Russell Martin (MS ’10)
Panhandle Wildlife Diversity Biologist, Texas Parks & Wildlife Department
What did it mean to you to be named a Doris Duke Conservation Fellow? What were some of the activities and opportunities that held the greatest impact for you?
Receiving the Doris Duke Fellowship was a huge honor and a critical piece to the successful start of my career. The most memorable activities and opportunities were associated with the trip to National Conservation Training Center where we met fellows from other universities and received some of the best training and education I’ve ever received to date. The greatest impact is the network the fellowship helped me establish, and I still maintain many of those contacts today.
Can you tell us about your SEAS experience? How did it help you advance in the conservation field?
Receiving my Master of Science (MS) degree from SEAS was another critical piece to the start of my career. Dr. Mark Hunter unknowingly convinced me to stop pursuing medical school so I could apply my undergraduate and graduate education as an ecosystem management and restoration practitioner. The experimental course on bio-based carbon mitigation and biofuels that Dr. Bill Currie taught helped me get my foot in the door with one of the largest conservation programs (USDA’s CRP) in the nation that is still benefitting my career to this day. And Steve Yaffee helped me understand what motivates different conservation actors and stakeholders and how perception is as, if not more, important as reality. (P.S.—thank you, gentlemen, for helping me get to where I am today.)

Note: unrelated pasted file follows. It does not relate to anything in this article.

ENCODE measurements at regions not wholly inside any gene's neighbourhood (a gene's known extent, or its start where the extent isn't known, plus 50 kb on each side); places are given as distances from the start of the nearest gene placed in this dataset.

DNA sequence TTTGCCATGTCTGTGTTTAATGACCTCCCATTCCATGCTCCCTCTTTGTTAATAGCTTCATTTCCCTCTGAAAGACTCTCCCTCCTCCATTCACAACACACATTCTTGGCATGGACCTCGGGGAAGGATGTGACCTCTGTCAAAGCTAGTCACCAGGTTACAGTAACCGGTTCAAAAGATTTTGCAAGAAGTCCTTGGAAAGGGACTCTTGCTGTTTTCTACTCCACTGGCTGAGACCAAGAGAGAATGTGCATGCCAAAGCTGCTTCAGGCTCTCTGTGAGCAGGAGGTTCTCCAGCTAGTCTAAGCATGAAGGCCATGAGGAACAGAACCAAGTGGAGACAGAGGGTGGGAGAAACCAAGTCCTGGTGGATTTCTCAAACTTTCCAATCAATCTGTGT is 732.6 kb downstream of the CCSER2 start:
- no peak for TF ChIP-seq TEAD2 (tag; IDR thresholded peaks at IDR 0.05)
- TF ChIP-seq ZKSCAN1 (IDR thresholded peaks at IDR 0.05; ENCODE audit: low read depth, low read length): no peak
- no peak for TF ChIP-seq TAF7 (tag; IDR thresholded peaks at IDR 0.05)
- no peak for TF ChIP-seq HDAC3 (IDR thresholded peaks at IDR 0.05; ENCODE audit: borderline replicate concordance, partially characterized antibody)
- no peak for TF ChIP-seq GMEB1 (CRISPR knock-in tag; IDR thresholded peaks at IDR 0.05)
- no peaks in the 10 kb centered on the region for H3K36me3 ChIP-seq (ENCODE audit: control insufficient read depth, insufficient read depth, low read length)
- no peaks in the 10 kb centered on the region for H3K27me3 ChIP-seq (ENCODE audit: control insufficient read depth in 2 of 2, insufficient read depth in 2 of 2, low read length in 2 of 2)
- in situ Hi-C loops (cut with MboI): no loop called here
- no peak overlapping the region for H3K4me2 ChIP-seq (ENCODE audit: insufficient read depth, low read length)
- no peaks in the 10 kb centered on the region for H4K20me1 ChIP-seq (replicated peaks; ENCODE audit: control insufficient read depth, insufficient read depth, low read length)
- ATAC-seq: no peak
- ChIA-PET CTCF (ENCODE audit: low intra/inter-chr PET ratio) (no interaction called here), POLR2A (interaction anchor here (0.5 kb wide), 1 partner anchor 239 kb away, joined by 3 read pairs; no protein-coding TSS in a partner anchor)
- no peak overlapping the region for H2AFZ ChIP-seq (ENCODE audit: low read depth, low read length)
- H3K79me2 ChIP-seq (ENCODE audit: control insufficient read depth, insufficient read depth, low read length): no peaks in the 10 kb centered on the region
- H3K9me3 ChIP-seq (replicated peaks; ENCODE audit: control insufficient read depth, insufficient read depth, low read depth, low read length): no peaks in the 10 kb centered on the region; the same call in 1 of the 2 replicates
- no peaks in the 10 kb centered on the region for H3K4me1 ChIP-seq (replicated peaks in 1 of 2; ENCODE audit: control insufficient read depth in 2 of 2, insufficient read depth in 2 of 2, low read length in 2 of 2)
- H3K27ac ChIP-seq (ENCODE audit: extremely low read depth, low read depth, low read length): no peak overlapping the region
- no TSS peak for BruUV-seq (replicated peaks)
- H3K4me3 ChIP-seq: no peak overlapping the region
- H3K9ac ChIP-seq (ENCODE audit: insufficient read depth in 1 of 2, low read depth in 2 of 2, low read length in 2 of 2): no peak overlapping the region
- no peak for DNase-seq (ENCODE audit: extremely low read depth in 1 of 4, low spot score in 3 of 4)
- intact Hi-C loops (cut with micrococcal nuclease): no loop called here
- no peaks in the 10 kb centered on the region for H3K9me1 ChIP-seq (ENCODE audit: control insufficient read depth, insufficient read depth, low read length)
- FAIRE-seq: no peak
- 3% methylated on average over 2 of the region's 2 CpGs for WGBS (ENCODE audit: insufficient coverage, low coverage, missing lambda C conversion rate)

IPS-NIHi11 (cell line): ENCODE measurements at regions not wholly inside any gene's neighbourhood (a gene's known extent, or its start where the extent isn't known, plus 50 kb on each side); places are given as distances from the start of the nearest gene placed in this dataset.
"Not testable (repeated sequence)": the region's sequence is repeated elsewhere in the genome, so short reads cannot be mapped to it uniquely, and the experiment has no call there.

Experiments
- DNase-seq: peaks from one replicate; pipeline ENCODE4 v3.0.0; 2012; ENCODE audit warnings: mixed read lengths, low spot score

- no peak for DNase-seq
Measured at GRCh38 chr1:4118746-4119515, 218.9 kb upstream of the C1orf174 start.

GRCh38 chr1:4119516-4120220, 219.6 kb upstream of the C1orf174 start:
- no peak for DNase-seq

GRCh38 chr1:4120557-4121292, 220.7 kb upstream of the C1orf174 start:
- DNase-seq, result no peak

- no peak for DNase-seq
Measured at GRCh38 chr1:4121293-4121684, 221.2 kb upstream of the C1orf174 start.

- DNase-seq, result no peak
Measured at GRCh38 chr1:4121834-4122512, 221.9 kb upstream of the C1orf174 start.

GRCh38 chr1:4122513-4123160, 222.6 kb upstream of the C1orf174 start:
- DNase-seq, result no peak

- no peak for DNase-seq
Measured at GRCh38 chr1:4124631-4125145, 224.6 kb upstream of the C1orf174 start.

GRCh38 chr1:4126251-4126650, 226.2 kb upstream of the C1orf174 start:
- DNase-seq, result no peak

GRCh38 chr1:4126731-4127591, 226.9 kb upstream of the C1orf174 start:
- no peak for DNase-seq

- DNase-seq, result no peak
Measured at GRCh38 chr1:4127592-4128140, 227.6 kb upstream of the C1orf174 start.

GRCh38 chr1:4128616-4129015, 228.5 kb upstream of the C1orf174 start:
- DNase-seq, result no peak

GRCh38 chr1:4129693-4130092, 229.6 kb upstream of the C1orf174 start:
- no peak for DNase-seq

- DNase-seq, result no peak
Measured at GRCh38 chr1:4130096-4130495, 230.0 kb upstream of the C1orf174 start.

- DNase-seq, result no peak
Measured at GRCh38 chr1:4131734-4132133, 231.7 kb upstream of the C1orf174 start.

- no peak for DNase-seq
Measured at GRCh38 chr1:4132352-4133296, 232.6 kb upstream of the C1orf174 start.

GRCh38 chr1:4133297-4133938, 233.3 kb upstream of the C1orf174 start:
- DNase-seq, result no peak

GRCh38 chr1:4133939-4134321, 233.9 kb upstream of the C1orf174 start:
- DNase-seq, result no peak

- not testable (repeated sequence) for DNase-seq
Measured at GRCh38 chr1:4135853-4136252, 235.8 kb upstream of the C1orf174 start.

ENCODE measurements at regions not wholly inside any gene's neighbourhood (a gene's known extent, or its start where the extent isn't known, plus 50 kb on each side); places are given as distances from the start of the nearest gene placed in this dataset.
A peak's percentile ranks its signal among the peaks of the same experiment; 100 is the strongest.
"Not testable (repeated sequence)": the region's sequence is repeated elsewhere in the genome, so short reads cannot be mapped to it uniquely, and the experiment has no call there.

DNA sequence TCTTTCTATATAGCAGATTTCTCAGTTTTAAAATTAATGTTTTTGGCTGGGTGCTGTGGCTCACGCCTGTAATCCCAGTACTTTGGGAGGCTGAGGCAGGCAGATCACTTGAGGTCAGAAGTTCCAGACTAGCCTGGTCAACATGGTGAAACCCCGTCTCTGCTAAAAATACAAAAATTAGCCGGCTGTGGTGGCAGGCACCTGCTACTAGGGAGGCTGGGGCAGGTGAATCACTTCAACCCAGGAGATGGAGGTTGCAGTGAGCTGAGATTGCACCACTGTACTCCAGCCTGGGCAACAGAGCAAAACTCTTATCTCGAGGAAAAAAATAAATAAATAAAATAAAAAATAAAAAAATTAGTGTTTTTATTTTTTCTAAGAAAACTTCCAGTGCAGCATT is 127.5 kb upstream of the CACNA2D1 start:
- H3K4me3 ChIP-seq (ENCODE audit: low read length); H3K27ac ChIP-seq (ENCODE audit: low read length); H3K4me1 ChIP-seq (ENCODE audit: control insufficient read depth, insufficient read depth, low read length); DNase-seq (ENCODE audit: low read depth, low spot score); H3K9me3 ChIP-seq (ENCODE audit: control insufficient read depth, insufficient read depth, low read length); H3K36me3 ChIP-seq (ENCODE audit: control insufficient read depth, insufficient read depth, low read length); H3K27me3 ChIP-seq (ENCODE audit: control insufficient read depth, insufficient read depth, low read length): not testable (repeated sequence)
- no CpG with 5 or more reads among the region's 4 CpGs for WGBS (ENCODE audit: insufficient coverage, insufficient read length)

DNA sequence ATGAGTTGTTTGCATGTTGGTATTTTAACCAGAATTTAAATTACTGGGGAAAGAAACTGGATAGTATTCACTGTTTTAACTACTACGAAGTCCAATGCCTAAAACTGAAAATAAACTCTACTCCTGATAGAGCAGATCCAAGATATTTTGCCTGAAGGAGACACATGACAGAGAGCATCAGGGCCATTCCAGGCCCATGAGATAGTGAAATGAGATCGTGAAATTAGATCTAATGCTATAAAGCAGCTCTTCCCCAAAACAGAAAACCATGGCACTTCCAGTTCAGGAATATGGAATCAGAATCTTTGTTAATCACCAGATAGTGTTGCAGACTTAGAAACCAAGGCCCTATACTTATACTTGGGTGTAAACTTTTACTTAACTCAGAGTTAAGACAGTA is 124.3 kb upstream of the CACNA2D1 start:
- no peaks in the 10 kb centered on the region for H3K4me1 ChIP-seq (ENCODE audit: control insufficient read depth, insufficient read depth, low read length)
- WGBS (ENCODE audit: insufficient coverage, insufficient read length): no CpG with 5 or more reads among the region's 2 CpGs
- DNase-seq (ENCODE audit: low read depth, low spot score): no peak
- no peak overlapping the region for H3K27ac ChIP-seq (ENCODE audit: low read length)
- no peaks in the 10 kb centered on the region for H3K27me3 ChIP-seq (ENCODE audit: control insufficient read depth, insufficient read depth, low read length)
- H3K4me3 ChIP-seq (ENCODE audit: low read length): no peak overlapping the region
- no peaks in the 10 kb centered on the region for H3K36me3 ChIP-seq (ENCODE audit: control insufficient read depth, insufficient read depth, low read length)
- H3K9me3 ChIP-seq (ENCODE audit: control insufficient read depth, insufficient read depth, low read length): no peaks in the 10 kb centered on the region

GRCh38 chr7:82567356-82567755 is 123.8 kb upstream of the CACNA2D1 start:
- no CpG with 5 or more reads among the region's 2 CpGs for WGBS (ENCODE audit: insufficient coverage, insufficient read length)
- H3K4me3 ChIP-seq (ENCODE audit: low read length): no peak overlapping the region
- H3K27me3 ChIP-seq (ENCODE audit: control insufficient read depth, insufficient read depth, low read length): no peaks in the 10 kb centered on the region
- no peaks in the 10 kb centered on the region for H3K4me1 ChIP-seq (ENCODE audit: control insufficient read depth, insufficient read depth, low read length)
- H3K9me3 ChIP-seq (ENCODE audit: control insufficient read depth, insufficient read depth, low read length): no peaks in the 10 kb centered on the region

It was the total experience, education, networking, and work experience that SEAS helped me gain that really catapulted my career into natural resource conservation. Receiving my MS from SEAS also recently opened the door for me to transition from an Infantry Officer in the U.S. Army National Guard to a Civil Affairs Governance Specialist in the U.S. Army Reserves, where I will have the opportunity to advise theater-level commanders on natural resource and environment issues across the globe as the U.S. Army works with other U.S. government agencies to secure our national interests against our global adversaries.
What kind of changes have you observed in land conservation in the U.S. over the course of your career?
Some observations that make me feel pessimistic about the future of conservation: 1) the relentless onslaught of development (energy, urban, transportation, etc.) that continues to destroy, degrade, and fragment our natural resources and the landscapes where that development occurs, 2) in my part of the world (west Texas), the increased frequency, intensity, and duration of drought, which is likely a symptom of climate change, that exacerbates the fragility of historic land-use decisions, 3) the “mission creep” of government bureaucracy that continues to erode and interfere with our ability to conserve what’s left of our natural resources, and 4) how under-funded the conservation agencies are and the lack of strategic use of those funds to move the conservation needle.
Some observations that make me feel optimistic about the future of conservation: 1) the recent uptick in interest to provide better funding for conservation (Land and Water Conservation Fund, “Blue Ribbon Panel” and Restore America’s Wildlife Act, North American Grasslands Conservation Act), 2) finding and working with private landowners that are genuinely good stewards of their natural resources, and 3) finding and working with corporations that genuinely want to avoid, minimize, and mitigate their development impacts.
Note: Prior to 2017, the School for Environment and Sustainability (SEAS) was known as the School of Natural Resources and Environment (SNRE). References to “SNRE” have been updated to “SEAS” to reflect the name change.